Exclusive Expected guidance from RCGP on face-to-face GP consultations is delayed because NHS England has yet to ‘provide feedback’ on existing resources.
According to the GP access plan, NHS England and the Department of Health and Social Care had ‘asked RCGP to consider providing a further update to its guidance to practices by the end of November’.
The plan, announced in October, said this would ‘assist practices in working through what is the new optimal blend of remote and face to face triage and care’.
But the RCGP told Pulse it is ‘currently waiting’ for NHSE’s feedback on its resources before being able to provide any update.
A spokesperson said: ‘We regularly review our resources and guidance for our members. Our resources around delivering remote care were reviewed in Autumn this year.
‘We have agreed to review [NHS England’s] feedback on these resources and we are currently waiting for this.’
And they added: ‘Our understanding is it was never NHSE’s intention that we review the College’s position statement, which was published earlier this year and still stands.’
The position statement, published in May this year, said remote consulting should be an option but not the ‘automatic default’ for GP care and services post-pandemic.
Meanwhile, the latest RCGP guidance – reviewed in September this year – advised that ‘there is no perfect appointment make-up and each practice will need to develop and refine what works best for their patients and their team supported by data, staff and patient feedback.’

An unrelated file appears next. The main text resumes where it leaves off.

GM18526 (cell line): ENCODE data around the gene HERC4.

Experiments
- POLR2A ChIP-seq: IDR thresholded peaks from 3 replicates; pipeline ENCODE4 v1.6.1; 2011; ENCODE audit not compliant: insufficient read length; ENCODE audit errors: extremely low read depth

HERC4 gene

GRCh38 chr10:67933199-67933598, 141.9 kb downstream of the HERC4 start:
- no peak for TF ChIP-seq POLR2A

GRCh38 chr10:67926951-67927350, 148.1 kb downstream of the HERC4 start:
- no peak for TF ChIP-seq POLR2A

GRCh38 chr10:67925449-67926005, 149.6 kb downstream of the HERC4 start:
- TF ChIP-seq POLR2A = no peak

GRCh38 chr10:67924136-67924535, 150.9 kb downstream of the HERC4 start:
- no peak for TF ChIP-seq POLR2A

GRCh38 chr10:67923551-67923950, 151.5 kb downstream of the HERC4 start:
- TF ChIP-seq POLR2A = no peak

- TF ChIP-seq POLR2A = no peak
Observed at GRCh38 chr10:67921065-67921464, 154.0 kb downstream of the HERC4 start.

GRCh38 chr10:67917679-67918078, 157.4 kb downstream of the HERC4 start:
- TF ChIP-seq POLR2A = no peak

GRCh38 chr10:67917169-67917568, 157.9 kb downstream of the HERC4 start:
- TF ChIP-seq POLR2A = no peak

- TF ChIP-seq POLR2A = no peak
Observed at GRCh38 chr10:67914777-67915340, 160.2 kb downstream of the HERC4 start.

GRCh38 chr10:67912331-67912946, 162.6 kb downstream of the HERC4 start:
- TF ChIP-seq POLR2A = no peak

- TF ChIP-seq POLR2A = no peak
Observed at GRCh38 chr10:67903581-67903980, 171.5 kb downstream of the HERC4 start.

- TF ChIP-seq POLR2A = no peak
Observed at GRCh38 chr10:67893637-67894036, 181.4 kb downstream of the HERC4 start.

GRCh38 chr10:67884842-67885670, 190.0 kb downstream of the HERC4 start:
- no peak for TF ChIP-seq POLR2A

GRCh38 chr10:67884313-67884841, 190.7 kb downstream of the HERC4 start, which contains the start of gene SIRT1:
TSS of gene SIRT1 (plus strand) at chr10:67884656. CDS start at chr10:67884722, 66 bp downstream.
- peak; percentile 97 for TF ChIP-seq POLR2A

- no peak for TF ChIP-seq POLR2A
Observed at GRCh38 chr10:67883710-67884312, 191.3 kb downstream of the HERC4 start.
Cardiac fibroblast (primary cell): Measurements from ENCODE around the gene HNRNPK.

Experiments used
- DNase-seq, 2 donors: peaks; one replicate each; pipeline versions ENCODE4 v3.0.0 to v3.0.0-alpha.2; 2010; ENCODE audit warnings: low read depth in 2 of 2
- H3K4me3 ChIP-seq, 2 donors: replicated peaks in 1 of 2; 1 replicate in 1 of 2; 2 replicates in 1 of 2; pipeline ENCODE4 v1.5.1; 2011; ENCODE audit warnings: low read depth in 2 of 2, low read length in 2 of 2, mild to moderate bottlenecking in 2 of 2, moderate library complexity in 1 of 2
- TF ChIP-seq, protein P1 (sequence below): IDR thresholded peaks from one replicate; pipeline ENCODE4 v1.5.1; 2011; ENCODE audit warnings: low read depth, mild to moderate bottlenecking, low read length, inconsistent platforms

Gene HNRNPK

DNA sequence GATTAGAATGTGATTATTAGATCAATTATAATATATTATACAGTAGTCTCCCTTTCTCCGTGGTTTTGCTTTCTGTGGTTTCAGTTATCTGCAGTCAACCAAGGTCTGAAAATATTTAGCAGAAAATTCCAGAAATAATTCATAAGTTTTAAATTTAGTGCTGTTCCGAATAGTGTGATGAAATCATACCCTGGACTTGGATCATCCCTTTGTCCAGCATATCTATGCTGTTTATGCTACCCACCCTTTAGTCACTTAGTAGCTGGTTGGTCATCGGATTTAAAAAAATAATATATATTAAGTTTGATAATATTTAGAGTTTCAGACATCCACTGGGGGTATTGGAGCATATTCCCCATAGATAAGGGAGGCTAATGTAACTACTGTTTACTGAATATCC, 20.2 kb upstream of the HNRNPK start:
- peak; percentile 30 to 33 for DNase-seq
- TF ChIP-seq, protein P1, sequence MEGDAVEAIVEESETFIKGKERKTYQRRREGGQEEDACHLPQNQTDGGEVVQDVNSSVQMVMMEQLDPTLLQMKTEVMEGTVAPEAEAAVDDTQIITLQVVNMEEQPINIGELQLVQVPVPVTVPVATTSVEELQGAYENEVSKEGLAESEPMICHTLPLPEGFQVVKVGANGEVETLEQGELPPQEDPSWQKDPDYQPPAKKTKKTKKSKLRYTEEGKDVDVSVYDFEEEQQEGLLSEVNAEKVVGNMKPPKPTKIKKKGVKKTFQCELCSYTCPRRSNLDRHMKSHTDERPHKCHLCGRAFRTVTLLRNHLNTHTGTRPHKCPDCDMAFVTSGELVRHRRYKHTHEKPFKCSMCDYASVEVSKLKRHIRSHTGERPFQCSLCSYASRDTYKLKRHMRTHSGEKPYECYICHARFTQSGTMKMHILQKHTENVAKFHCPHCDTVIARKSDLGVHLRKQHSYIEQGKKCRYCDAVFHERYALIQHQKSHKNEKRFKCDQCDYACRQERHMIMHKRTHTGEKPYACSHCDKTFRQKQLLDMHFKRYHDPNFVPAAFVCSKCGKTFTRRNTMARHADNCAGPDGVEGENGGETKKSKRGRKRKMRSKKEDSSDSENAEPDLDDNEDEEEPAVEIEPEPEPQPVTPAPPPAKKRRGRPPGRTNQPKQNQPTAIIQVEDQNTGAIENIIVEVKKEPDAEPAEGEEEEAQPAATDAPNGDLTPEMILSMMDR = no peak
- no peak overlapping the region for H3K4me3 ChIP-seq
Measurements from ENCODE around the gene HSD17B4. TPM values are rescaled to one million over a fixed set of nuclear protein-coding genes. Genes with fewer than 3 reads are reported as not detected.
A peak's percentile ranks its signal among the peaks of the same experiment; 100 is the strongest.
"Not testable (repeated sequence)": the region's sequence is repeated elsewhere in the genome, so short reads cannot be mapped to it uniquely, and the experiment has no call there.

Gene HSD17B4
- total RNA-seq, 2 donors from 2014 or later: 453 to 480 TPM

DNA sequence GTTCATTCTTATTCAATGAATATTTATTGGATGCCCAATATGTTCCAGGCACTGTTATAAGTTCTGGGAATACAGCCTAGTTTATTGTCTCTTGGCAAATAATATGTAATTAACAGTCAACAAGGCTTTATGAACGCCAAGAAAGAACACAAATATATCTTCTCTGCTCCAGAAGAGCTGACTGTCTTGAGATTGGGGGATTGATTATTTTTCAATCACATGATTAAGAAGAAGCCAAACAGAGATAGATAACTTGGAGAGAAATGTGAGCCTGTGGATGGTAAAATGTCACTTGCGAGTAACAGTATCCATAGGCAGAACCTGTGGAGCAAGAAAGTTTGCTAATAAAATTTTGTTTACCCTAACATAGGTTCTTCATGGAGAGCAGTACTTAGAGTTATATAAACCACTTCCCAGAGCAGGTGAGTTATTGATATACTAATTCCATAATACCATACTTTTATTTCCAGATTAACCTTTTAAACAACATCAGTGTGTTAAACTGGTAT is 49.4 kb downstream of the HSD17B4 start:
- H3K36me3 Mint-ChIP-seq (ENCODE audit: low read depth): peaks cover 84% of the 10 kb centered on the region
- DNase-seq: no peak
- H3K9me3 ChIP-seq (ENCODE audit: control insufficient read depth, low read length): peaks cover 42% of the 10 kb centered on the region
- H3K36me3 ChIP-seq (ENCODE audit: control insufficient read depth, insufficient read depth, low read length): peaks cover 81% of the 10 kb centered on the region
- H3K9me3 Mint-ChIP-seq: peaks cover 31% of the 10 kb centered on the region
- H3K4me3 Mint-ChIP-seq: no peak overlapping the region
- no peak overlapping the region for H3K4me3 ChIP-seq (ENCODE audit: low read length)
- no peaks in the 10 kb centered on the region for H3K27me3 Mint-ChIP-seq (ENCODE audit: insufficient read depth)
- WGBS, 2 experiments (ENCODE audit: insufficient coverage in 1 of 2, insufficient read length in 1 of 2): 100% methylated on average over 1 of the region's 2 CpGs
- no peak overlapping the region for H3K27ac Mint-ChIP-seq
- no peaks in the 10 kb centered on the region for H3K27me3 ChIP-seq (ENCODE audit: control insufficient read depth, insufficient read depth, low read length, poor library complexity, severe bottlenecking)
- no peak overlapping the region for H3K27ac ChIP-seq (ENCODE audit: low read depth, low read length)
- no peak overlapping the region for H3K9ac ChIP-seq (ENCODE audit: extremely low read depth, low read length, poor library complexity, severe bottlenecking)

It added that there is ‘no one-size-fits-all approach’ and a ‘multimodal approach helps to mitigate against digital inequity’.
Following the announcement of the GP access fund, NHS England chief executive Amanda Pritchard has said that NHSE has not defined the ‘right number’ of GP face-to-face consultations, as this is likely to vary depending on patient populations.
Speaking at a House of Commons health committee evidence session in October, she told MPs that the NHS has ‘really tried to steer away from saying that there is a kind of right number for face-to-face versus other types of access.’
NHS England told Pulse on background that it is working closely with RCGP on guidance but declined to provide a comment.
NHS England’s access plan did not define the balance of remote versus face-to-face consultations it expects practices to offer, but those deemed to be the worst-performing on face-to-face care were told they would not get a share of the winter funding.
The access plan also said that NHS England would commission an additional QOF improvement module, ‘focused on optimal models of access including triage and appointment type’.
NHS England will also work with research partners such as NIHR to secure a ‘big data analysis of the impacts of remote versus face-to-face consultations’, it added.